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February 1, 2008

Why You Should Write An Outline

    Teachers are always trying to ingrain in you to outline. Outline, outline, outline. Well, though I hate to admit it - your teachers are right. Outlining is the best way to get organized, write a paper that makes sense, and save time.

    Here is a helpful outline example:

I. INTRODUCTION:

    A. THESIS: Outlines are invaluable tools to successfully completing an essay.

        i. A thesis is a premise to your argument. This is what your ENTIRE paper is about, so feel free to spend a lot of time thinking about just the right sentence or couple sentences to use here. Also, if you come up with a good enough one now, you can just copy/paste it into your paper later on when you might be rushed for time.

    TIP: Your Introductory Thesis Paragraph should include all the major points you will talk about later. Think of it as a way of warning your reader what you're about to argue. Don't give them too much - that's what the paper is for. Just whet their appetite. Like any kind of creative writing, the beginning needs to pull your reader in and let them know what they're getting into.

II. 1ST BODY PARAGRAPH:

    A. An Outline Is a Good Way To Get Organized

        i. Provides a visual reference

        ii. Forces research and thoughts to be written and organized linearly before the paper.

    B. "They are useful because they: 1. help the writer organize their thoughts before getting bogged down in word choice and sentence structure" - wikipedia

    TIP: Each Body Paragraph should talk about something different, like points on a map to get to your final destination. This entire Body Paragraph should be about its topic sentence, in this case, An Outline is a Good Way to Get Organized. Jot down quick talking points to guide you later on when you sit down to write (i. and ii. are examples of this). If you have to use quotations in your essay, it's a good idea to jot the appropriate ones here in your Body Paragraph notes for future reference. That way, when you go to write, the quotes you've written down will help guide and structure your paragraph, and you won't have to go digging through piles of notes or books to find them.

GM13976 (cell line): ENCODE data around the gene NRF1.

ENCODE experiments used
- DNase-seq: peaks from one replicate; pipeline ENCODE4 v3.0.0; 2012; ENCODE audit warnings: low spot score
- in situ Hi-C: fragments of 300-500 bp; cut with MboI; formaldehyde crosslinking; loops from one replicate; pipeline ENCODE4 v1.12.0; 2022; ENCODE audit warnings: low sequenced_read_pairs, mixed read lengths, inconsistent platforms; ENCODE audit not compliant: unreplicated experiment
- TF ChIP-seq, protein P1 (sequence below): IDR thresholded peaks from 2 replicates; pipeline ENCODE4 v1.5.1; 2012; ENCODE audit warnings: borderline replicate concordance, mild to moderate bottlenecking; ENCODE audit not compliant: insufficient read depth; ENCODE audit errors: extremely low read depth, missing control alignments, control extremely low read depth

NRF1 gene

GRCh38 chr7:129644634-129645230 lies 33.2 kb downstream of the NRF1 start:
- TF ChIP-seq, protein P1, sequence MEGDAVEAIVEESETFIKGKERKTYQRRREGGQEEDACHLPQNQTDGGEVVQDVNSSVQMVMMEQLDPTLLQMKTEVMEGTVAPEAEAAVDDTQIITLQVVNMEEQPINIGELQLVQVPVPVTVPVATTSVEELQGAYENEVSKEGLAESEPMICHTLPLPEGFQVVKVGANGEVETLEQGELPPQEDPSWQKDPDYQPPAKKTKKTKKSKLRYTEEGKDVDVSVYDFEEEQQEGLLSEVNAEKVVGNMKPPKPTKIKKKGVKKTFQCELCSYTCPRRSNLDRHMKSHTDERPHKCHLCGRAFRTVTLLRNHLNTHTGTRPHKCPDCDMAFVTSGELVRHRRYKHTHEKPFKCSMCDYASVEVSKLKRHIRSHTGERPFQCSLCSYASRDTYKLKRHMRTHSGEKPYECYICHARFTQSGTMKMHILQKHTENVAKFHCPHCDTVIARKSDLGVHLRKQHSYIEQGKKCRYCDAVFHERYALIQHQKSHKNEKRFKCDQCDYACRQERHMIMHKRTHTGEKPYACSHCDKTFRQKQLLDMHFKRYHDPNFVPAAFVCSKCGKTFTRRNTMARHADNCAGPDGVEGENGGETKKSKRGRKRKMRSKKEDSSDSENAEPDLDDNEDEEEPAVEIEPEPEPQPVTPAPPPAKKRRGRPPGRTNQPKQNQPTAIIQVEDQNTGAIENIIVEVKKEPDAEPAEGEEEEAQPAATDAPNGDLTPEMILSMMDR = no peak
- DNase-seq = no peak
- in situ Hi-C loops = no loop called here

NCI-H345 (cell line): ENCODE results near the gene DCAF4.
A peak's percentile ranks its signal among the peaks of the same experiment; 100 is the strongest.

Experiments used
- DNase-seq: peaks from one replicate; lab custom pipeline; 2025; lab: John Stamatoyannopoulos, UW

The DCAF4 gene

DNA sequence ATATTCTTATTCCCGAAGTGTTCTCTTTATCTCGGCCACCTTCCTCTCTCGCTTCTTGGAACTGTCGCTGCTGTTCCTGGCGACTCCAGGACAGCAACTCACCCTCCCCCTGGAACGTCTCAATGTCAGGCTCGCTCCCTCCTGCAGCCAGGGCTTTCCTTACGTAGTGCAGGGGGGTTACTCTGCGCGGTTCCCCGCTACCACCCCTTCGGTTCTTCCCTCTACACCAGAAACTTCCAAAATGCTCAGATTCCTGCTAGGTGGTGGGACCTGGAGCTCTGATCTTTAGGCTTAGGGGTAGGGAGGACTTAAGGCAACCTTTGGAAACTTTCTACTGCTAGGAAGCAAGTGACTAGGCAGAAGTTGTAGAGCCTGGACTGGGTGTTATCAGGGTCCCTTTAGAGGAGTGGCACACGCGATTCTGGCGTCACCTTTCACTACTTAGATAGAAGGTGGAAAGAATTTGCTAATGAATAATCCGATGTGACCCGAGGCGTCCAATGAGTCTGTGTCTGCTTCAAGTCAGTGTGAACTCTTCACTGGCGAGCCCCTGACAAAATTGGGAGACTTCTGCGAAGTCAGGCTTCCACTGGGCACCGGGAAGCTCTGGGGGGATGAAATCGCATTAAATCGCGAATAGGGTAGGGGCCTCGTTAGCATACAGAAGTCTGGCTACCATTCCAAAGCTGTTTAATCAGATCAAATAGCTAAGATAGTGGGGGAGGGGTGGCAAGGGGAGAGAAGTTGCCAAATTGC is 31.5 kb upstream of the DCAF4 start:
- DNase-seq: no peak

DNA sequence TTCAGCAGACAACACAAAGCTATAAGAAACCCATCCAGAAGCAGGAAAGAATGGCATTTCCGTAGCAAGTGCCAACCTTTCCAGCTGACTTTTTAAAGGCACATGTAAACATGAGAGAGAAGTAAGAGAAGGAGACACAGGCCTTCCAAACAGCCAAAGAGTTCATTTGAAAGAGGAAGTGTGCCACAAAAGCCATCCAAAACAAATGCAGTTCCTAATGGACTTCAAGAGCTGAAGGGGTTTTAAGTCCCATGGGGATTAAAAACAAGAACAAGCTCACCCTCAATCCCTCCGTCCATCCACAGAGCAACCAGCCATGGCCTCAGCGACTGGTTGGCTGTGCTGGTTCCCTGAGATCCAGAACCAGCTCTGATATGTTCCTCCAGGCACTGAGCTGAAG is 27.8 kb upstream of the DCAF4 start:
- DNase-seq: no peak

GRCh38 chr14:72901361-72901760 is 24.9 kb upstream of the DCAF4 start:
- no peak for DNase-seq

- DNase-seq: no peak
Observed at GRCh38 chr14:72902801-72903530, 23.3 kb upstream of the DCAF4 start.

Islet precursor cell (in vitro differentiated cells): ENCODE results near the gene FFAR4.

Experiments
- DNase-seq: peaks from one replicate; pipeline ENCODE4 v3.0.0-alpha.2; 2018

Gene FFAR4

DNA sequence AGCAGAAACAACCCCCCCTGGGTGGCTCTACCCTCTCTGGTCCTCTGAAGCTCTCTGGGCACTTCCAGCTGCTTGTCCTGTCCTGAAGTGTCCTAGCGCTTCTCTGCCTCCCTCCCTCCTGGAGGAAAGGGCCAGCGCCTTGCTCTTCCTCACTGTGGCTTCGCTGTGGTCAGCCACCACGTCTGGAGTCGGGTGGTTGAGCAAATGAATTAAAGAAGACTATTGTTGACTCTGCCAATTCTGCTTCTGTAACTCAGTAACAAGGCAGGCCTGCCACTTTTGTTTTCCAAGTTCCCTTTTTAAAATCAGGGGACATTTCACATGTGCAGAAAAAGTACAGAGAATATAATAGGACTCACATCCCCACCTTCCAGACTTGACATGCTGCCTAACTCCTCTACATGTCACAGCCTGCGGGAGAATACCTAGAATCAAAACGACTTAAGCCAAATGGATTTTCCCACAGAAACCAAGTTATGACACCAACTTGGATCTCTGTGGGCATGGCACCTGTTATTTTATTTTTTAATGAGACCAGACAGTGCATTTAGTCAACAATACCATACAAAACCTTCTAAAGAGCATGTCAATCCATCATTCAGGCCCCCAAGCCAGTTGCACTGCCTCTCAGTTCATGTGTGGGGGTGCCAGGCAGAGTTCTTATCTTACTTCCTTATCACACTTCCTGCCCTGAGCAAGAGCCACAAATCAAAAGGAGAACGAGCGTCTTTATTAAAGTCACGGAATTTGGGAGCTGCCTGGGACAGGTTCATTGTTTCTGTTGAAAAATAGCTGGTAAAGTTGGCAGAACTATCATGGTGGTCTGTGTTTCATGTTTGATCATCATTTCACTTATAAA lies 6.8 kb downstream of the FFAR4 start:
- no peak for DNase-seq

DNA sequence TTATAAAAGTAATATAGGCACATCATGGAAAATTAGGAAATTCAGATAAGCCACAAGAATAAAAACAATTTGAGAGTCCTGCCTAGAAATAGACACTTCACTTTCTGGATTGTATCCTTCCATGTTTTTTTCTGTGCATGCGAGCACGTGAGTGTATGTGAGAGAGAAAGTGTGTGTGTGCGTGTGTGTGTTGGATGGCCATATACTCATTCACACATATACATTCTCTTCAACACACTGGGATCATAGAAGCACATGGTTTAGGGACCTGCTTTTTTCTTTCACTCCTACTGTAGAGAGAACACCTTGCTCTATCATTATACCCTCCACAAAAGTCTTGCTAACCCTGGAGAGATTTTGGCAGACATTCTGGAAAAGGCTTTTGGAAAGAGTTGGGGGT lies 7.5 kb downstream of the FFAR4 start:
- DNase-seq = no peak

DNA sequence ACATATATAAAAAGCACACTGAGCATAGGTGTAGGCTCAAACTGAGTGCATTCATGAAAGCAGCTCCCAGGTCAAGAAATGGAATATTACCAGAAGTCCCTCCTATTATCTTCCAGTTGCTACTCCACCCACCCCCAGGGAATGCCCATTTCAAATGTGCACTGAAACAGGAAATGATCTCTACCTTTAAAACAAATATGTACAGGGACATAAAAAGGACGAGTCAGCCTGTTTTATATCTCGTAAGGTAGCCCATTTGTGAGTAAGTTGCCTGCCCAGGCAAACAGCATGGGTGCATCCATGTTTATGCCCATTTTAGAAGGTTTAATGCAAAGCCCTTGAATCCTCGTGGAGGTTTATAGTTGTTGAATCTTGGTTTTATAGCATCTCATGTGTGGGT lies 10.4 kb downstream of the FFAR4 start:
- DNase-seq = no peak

III. 2ND BODY PARAGRAPH:

    A. An Outline Helps A Writer Make Sense

IV. 3RD BODY PARAGRAPH:

    A. An Outline Saves You Time

        i. If you've put a lot of effort into your outline, your paper won't take as much time, nor will you find yourself scrambling to tie everything together and make sense; particularly useful if you're a procrastinator.

    TIP: See an outline as a connect-the-dots sort of map. Put the major dots on there, so that when you sit down to write the paper, you just have to fill in the gaps. Almost no matter what, your paper will be linear, organized and well-argued if you start with this basic but detailed outline.

V. CONCLUSION:

    A. This is where you sum up everything you've just talked about. End on a clever note if you want to, but only if it suits the tone of your essay. Most importantly, think of the Conclusion as your last effort to convince whomever's reading your paper that you're right. Now's not the time to bring up new points here. Instead, rephrase and recap. Wrap it up, like a present, neat and tidy and with your own flourish.

    P.S. In April Teen Ink is doing a special College issue, so send us your college essays, personal statements, or college reviews. Tell us about what it was like visiting a certain campus, or about how stressful or inspiring it is to apply to college. You can submit your work by clicking here.

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